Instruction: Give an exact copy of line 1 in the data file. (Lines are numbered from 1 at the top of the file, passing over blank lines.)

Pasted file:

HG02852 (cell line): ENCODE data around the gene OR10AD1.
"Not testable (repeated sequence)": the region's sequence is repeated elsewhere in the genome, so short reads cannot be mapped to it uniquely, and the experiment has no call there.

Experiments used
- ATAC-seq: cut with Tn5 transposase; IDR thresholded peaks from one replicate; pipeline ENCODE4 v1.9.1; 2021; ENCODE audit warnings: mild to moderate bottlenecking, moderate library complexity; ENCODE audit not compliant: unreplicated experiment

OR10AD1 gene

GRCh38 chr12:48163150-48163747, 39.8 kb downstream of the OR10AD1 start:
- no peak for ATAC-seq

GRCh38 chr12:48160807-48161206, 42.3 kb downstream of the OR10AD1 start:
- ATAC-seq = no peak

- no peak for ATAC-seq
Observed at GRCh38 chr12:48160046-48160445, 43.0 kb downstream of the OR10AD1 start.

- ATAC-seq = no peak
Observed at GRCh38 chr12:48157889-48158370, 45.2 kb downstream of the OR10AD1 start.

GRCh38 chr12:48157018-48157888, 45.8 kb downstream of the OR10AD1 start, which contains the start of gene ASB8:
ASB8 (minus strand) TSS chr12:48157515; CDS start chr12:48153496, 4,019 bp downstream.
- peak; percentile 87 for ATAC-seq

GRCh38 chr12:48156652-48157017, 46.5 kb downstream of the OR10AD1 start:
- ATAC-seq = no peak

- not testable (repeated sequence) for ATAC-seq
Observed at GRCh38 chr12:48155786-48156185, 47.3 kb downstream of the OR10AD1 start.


HG02852 (cell line): ENCODE data around the gene OR10AD1.